Temperature Trends

Arctic Sea Ice Recovering from Last Year's Record Low


Arctic Sea Ice
Erectus: Dreamstime

Over the weekend, The Daily Mail reported that there has been a record "return" of Arctic sea ice over this past summer, i.e., less of it melted than it did last year. From the Mail:

A chilly Arctic summer has left nearly a million more square miles of ocean covered with ice than at the same time last year – an increase of 60 per cent.

The rebound from 2012's record low comes six years after the BBC reported that global warming would leave the Arctic ice-free in summer by 2013.

Instead, days before the annual autumn re-freeze is due to begin, an unbroken ice sheet more than half the size of Europe already stretches from the Canadian islands to Russia's northern shores.

What is going on? The National Snow and Ice Data Center reports:

Sea ice extent for August 2013 averaged 6.09 million square kilometers (2.35 million square miles). This was 1.03 million square kilometers (398,000 square miles) below the 1981 to 2010 average for August, but well above the level recorded last year, which was the lowest September extent in the satellite record. Ice extent this August was similar to the years 2008 to 2010. These contrasts in ice extent from one year to the next highlight the year-to-year variability attending the overall, long-term decline in sea ice extent.

The 2013 Arctic sea ice trend is still below the 1981 to 2010 average as illustrated below:

Arctic Sea Ice Trends

In any case, back in 2007 the BBC did report alarmist climate computer model projections that Arctic sea ice could be completely gone by this year:

Professor Wieslaw Maslowski told an American Geophysical Union meeting that previous projections had underestimated the processes now driving ice loss.

Summer melting this year reduced the ice cover to 4.13 million sq km, the smallest ever extent in modern times.

Remarkably, this stunning low point was not even incorporated into the model runs of Professor Maslowski and his team, which used data sets from 1979 to 2004 to constrain their future projections.

"Our projection of 2013 for the removal of ice in summer is not accounting for the last two minima, in 2005 and 2007," the researcher from the Naval Postgraduate School, Monterey, California, explained to the BBC.

"So given that fact, you can argue that may be our projection of 2013 is already too conservative." …

"My claim is that the global climate models underestimate the amount of heat delivered to the sea ice by oceanic advection," Professor Maslowski said.

"The reason is that their low spatial resolution actually limits them from seeing important detailed factors.

"We use a high-resolution regional model for the Arctic Ocean and sea ice forced with realistic atmospheric data. This way, we get much more realistic forcing, from above by the atmosphere and from the bottom by the ocean."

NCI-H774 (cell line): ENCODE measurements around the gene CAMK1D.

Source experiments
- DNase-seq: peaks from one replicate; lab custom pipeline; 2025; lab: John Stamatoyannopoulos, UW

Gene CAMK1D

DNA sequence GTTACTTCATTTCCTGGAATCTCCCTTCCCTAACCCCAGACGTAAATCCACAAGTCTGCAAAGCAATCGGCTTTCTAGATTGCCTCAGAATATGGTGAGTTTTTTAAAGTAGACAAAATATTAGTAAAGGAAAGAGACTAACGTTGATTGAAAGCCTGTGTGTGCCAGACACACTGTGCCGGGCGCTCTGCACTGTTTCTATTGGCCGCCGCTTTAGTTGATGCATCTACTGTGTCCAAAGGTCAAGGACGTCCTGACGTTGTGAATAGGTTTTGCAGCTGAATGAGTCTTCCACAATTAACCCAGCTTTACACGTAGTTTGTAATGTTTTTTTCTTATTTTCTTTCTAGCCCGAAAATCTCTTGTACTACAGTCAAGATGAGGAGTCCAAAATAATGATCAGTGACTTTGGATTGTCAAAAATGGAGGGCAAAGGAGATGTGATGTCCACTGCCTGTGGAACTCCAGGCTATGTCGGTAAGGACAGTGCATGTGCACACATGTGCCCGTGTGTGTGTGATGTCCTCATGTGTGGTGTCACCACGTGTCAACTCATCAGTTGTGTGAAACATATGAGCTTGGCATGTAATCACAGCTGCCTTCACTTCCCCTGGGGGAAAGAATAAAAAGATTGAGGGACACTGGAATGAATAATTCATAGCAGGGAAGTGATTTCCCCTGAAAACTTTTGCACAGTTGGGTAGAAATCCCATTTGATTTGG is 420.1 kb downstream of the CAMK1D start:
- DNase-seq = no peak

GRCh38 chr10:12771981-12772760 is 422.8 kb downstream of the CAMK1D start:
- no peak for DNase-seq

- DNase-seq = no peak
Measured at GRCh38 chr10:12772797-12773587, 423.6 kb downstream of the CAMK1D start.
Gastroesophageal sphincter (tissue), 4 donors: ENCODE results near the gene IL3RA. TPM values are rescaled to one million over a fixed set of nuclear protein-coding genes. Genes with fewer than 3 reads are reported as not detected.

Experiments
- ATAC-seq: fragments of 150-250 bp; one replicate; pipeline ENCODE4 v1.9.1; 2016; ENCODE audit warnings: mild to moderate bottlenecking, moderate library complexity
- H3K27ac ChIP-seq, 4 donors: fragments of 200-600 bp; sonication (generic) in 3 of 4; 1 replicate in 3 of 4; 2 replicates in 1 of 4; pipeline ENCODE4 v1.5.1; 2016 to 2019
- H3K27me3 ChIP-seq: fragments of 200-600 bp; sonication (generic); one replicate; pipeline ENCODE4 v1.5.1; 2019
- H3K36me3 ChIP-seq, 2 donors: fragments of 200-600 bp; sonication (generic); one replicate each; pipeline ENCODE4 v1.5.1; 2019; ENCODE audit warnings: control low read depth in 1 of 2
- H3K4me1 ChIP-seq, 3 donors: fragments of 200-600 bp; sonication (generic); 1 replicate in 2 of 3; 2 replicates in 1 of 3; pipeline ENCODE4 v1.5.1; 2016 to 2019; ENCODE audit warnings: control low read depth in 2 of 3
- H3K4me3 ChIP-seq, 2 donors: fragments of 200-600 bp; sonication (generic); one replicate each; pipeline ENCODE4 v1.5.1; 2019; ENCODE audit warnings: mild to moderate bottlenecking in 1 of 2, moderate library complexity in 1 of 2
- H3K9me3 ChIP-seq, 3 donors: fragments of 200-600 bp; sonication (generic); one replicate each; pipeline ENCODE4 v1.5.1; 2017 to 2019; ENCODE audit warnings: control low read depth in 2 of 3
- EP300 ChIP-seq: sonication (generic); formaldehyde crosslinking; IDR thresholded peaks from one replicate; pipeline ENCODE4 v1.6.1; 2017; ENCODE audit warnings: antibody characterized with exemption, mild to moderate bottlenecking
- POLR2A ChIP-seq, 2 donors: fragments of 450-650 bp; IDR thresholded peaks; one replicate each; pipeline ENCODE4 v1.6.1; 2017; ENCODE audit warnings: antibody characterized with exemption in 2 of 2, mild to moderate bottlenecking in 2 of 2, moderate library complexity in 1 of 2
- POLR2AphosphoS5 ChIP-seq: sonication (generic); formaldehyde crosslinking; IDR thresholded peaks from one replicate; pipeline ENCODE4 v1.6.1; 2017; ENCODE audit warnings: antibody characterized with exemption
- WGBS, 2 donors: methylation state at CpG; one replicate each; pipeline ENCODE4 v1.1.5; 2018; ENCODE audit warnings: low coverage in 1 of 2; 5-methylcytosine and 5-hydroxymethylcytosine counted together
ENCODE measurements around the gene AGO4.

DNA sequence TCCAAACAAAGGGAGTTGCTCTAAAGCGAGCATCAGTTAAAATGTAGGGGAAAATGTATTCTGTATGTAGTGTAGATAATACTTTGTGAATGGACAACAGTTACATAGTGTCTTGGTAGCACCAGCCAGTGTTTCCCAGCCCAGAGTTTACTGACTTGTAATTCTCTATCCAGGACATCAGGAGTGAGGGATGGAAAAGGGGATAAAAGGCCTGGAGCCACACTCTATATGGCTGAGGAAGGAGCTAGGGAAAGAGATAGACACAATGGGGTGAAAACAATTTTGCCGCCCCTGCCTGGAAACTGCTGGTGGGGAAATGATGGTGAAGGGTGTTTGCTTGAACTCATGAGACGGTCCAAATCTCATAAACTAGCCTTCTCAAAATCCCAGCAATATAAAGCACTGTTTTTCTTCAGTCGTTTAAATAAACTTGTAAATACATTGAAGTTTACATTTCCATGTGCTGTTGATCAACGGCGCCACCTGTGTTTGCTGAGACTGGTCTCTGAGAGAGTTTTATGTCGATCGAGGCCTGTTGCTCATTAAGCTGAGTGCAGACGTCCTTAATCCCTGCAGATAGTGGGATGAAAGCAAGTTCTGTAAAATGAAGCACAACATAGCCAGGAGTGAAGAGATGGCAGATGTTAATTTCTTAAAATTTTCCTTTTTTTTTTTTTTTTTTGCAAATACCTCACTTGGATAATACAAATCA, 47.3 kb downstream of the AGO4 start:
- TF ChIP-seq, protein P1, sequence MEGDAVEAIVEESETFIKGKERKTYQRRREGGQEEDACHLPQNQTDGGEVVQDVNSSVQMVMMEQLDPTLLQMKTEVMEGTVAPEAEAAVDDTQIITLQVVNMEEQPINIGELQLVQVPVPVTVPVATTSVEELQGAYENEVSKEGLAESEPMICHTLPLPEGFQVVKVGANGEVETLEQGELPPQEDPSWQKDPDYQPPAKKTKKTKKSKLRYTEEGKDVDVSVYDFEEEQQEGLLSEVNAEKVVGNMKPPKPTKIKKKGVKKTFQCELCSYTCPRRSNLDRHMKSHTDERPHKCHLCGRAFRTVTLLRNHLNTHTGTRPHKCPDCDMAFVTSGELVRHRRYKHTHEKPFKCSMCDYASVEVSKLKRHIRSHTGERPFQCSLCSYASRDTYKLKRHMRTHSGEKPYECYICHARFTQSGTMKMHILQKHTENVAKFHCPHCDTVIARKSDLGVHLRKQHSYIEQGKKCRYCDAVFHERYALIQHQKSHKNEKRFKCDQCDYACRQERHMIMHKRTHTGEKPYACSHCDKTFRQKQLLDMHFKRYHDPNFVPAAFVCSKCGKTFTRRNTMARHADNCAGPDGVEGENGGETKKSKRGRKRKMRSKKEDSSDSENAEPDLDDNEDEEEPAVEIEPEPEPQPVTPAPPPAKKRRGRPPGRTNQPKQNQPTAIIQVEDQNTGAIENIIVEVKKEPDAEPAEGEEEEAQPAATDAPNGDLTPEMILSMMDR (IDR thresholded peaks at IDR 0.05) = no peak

Last week, 18 teams of climatologists reported in the Bulletin of the American Meteorological Society their efforts to tease out of various data the effect that man-made global warming had on 12 different weather extremes in 2012. The National Oceanic and Atmospheric Administration summarized the BAMS findings on Arctic sea ice trends as:

The extremely low Arctic sea ice extent in summer 2012 resulted primarily from the melting of younger, thin ice from a warmed atmosphere and ocean. This event cannot be explained by natural variability alone. Summer Arctic sea ice extent will continue to decrease in the future, and is expected to be largely absent by mid-century. 

Perhaps. However, University of Wisconsin climate researcher Anastasios Tsonis and his colleagues believe that they have identified how the synchronization of large-scale climate phenomena like El Nino, the Pacific Decadal Oscillation and the North Atlantic Oscillation combine to produce dramatic shifts in global climate. Their research suggests that the these phenomena blended together in the 1970s to produce a warming regime and that they have now shifted back toward an overall cooling regime. If so, that might explain why there has been so little increase in global average temperatures over the past 15 years or so.

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  1. Chocolate Nixon saved the arctic sea ice!

    1. Wait. So Obama was right? His election did cause the oceans to stop rising? There is no limit to what democracy can do, is there?

    2. Arctic Sea Ice recovers? What if less ice is better for us?

      1. What about the shipping lanes we could’ve enjoyed? This sucks.

  2. It seems to me that ice volume is more telling than ice extent. Any idea how that is trending? Either way all this says is that climate is chaotic and complicated. Anyone who claims to understand it should be ridiculed.